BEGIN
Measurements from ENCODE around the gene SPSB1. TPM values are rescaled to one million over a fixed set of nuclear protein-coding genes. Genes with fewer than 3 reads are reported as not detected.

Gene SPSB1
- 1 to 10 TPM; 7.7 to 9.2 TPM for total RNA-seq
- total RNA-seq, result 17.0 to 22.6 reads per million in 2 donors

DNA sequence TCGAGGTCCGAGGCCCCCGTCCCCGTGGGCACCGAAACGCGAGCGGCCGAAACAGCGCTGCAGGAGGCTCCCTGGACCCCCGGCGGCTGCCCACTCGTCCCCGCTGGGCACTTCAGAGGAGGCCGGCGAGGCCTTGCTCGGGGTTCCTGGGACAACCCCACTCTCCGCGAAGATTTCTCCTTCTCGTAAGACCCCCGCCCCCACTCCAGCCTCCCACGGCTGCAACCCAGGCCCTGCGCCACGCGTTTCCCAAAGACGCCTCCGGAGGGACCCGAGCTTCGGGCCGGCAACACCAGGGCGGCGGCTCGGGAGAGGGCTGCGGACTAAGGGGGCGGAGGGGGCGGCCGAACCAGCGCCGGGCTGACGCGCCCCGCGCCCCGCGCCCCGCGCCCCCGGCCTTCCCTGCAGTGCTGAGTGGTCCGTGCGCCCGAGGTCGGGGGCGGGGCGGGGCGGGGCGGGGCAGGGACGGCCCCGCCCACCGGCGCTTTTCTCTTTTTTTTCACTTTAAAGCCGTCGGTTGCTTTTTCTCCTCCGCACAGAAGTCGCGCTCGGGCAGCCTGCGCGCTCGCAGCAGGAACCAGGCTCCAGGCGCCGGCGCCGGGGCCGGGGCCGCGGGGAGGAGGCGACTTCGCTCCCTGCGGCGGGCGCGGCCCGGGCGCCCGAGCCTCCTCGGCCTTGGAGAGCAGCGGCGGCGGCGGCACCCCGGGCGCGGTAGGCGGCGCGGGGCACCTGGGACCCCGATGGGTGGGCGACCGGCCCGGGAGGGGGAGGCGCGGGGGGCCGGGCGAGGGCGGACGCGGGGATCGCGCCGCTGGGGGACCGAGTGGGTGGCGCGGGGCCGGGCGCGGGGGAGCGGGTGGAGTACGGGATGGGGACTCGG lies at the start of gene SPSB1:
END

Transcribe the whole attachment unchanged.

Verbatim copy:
Measurements from ENCODE around the gene SPSB1. TPM values are rescaled to one million over a fixed set of nuclear protein-coding genes. Genes with fewer than 3 reads are reported as not detected.

Gene SPSB1
- 1 to 10 TPM; 7.7 to 9.2 TPM for total RNA-seq
- total RNA-seq, result 17.0 to 22.6 reads per million in 2 donors

DNA sequence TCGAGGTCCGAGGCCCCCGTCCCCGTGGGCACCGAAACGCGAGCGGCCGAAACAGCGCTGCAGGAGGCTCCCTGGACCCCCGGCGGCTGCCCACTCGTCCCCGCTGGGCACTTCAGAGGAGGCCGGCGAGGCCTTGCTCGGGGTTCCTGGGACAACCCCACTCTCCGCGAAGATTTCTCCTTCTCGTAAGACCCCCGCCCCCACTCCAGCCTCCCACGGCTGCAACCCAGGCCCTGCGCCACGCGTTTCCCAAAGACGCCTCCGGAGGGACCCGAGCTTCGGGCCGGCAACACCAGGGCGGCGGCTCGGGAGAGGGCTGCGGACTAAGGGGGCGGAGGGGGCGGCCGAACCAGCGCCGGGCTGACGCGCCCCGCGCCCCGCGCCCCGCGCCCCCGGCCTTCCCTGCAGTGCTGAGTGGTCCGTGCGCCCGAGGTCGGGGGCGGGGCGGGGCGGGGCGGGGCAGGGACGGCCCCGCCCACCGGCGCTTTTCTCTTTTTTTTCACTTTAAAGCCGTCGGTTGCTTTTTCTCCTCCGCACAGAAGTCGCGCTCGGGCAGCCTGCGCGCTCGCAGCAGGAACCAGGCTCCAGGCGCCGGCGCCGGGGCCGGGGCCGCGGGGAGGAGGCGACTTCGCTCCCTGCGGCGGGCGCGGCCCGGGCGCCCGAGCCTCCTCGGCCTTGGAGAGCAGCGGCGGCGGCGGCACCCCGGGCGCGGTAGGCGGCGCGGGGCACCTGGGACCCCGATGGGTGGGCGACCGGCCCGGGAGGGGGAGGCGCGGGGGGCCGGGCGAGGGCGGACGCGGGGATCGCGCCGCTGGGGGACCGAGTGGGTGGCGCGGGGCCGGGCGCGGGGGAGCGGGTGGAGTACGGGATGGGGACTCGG lies at the start of gene SPSB1: